Plethora Of Protocols

Purdue and Information FlowI’ve spent way too much time on the phone and on GoToMeeting over the past several days. So I let the last post on the hierarchy of the Purdue Model sit and ferment. Thanks for the comments.

Well, I made it sound so simple, didn’t I? I mean, just run a wire around the control system and move data in a non-hierarchical manner to The Cloud. Voila. The Industrial Internet of Things. Devices serving data on the Internet.

Turns out it’s not that simple, is it?

First off, “The Cloud” is actually a data repository (or lots of them) located on a server somewhere and probably within an application of some sort. These applications can be siloed like they mostly are now. Or maybe they share data in a federated manner—the trend of the future.

To accomplish that federation will require standardized ways of describing devices, data, and the metadata. I’ll have more to say about that later relative to some white papers I’m writing for MIMOSA and The OpenO&M Initiative.

Typically data is carried by protocols. OPC (and its latest iteration OPC UA) has been popular in control to HMI applications—and more. Other Internet of Things protocols include XMPP, MQTT, AMQP. Maybe some use JSON. You may have heard of SOAP and RESTful.

Will we live with a multiplicity of protocols? Can we? Will some dominant supplier force a standard?

Check out these recent blogs and articles:

GE Blog – Industrial Internet Protocol Wars

FastCompany, Why the Internet of Things Might Never Speak A Common Language

Inductive Automation Webinar — MQTT the only control protocol you need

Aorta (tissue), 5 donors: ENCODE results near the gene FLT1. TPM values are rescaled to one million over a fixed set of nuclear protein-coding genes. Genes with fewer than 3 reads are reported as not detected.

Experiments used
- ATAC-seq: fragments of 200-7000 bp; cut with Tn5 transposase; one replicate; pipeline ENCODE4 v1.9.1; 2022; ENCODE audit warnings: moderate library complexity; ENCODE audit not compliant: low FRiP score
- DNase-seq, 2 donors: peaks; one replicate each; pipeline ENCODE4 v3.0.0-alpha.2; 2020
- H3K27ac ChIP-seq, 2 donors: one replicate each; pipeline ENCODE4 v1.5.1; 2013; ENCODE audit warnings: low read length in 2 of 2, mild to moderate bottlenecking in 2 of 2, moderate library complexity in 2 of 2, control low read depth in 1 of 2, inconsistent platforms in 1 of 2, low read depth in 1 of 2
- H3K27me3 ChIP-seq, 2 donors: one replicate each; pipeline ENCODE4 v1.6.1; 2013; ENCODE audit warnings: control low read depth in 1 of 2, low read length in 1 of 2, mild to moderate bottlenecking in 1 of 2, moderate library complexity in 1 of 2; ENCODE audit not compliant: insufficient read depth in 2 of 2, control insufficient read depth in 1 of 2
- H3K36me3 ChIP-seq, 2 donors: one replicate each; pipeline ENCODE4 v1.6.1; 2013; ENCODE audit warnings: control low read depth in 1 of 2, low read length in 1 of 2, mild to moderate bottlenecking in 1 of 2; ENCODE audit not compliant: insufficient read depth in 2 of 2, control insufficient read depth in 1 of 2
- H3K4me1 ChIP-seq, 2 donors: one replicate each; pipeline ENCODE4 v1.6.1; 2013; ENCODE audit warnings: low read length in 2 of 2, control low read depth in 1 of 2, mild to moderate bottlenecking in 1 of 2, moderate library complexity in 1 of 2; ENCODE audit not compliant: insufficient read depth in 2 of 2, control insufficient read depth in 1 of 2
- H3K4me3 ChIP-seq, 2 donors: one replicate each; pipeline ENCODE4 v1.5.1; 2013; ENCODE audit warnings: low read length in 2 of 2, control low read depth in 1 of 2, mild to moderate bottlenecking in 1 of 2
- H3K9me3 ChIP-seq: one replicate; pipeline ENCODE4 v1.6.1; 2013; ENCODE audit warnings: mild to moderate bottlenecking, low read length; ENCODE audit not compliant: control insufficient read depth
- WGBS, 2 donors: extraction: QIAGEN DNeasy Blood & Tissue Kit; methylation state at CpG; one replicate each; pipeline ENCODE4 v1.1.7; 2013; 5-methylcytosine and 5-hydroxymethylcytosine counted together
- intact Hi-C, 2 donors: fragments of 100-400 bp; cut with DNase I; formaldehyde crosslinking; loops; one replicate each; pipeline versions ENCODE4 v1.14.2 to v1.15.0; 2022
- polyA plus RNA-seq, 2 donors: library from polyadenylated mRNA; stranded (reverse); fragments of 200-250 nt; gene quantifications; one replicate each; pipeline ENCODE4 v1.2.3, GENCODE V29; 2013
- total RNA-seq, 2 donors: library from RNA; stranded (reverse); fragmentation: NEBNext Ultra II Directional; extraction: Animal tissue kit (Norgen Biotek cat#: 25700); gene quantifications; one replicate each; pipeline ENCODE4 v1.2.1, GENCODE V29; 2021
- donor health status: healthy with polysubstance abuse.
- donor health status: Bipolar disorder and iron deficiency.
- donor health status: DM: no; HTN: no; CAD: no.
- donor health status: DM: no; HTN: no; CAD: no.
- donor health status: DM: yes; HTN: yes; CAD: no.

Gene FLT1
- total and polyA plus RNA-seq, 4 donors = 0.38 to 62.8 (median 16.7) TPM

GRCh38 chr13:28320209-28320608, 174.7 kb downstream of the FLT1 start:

OPC – Reshape the Automation Pyramid (is OPC UA all you need?)

Interoperability Among Protocols

What we need is something in the middle that wraps each of the messages in a standard way and delivers to the application or Enterprise Service Bus. Such a technology is described by the OpenO&M Information Service Bus Model that is the core component of the Open Industrial Interoperability Ecosystem (OIIE) that I introduced in the last post. The ISBM is actually not a bus, per se, but a set of APIs based on Web Services. It is also described in ISA 95 Part 6 as Message Service Model (MSM).

OIIE Architecture

The MSM is described in a few points by Dennis Brandl:

  • Defines a standard method for interfacing with different Enterprise Service Buses
  • Enables sending and receiving messages between applications using a common interface
  • Reduces the number of interfaces that must be supported in an integration project

Here is a graphic representation Brandl has developed:


These are simple Web Services designed to remove complexity from the transaction at this stage of communication.

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2 Responses to Plethora Of Protocols

  1. Satish March 23, 2016 at 12:45 am #

    Nice summary Gary! Standardization is a double edged sword for vendors and always there is a cautious approach. You know what happened with Real time Ethernet, Field bus & ISA 100 standards. It will take its time to mature when customers demand it and vendors are happy with the ROI. I could see how vendors make money in integration through OPC by supporting the standard but adding cost when it comes to usage of it (fine letter prints?). Probably when automation system becomes COTS system it will be a drastic change – XOM’s project with Lockheed Martin is aimed at it, am not sure!

  2. Jake Brodsky March 23, 2016 at 10:16 pm #

    I often refer to IoT as “SCADA in drag.”

    Standards are great. I think everyone should have one! (I stole that from Andrew Tannenbaum, the creator of minix)

    I tire of these “IT experts” making the same mistakes that Engineers made over 20 years ago, while marketing “NEW!”, “BETTER”, and “WE REALLY NAILED IT THIS TIME”
    They still don’t realize that Engineers have been doing this since before TCP/IP existed. I can cite protocols that were designed, served for decades and died out that were no better than what they’re proposing here.

    Unfortunately, most of these new-comers are discovering this SCADA thingy for the first time, and (God help me) they’re making the same dumb mistakes that people made decades ago.

    I expect most of these protocols to die a slow, painful death. If you want a laugh at what these people are doing with these protocols see the twitter account @internetofshit. You will be appalled.

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